NCPA - National Center for Policy Analysis


May 19, 2004

The presumption that suburban schools have less disorder and delinquency than urban schools is incorrect, according to a study from the Manhattan Institute.

  • The study used data from the National Longitudinal Study of Adolescent Health on 20,000 students in grades seven through twelve, from urban, suburban and rural schools. The results indicated:
  • Two-thirds of students in both urban and suburban schools have had sex; pregnancy rates are high in both types of schools, although urban pregnancy rates were slightly higher (20 percent) than suburban rates (14 percent).
  • Forty percent of 12th graders in both urban and suburban schools have used drugs, while suburban 12th graders were more likely to drive while on drugs (20 percent), compared to urban 12th graders (16 percent).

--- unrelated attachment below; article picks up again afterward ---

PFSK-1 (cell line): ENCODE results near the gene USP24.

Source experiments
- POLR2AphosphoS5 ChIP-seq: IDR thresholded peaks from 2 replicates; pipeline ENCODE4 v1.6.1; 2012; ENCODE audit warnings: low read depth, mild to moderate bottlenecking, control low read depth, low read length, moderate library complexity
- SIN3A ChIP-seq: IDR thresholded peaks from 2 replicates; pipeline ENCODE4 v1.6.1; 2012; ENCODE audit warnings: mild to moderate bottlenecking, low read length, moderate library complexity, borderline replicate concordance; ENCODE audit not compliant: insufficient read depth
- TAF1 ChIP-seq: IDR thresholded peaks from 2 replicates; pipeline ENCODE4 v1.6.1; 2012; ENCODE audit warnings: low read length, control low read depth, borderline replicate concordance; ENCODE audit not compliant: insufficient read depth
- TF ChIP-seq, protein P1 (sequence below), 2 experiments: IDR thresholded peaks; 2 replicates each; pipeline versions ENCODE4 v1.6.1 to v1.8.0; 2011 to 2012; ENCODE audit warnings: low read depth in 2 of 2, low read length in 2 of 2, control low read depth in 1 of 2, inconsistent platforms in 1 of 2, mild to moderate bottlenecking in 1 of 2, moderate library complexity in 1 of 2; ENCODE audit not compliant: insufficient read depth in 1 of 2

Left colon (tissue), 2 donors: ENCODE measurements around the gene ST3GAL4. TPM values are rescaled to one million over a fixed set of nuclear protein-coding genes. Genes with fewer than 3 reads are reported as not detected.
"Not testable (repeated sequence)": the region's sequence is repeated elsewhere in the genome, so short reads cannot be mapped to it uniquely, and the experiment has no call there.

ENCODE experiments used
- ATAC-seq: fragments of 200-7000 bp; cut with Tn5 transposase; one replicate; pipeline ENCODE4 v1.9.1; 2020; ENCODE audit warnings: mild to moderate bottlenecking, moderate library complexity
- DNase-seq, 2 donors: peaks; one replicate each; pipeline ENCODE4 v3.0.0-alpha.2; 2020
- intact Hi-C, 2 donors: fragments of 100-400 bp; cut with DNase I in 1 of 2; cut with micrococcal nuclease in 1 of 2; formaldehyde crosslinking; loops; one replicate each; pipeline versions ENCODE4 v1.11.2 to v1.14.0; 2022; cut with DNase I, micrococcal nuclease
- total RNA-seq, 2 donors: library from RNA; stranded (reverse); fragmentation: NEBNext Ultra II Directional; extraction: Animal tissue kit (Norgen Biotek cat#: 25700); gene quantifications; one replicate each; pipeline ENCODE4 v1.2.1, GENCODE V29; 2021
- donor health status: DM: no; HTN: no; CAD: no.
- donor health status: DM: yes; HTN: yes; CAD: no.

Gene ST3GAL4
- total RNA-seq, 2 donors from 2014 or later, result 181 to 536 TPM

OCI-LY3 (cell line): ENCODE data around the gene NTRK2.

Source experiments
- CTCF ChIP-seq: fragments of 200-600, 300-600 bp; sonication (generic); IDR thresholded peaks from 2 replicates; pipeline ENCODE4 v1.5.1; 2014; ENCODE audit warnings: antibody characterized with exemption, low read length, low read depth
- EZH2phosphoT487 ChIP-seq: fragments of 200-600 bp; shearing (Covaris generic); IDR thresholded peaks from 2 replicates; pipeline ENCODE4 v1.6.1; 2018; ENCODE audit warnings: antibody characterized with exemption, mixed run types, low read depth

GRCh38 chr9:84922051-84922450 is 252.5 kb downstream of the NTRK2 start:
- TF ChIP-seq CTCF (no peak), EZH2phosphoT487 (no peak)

• Suburban 12th graders were more likely to have tried alcohol more than two or three times (74 percent) compared to urban students (71 percent), and were more likely to drive drunk (22 percent) than urban students (16 percent).
  • Suburban students were more likely to have tried cigarette smoking (60 percent), compared to urban students (54 percent).

Moreover, other behaviors such as fighting and stealing were equally as likely to occur in suburban and urban schools. In looking at both urban and suburban students, one in three was involved in a physical fight in the past year.

Many have presumably associated urban schools with delinquency, but, according to Senior Fellow Jay Greene, "The comforting outward signs of order and decency in suburban public schools don't seem to be associated with substantial differences in student behavior."

Source: Jay Greene, et al. "Sex, Drugs and Delinquency in Urban and Suburban Public Schools," Education Working Paper No. 4, January 2004, Manhattan Institute for Policy Research. "The National Longitudinal Study of Adolescent Health," UNC Carolina Population Center, February 6, 2004.

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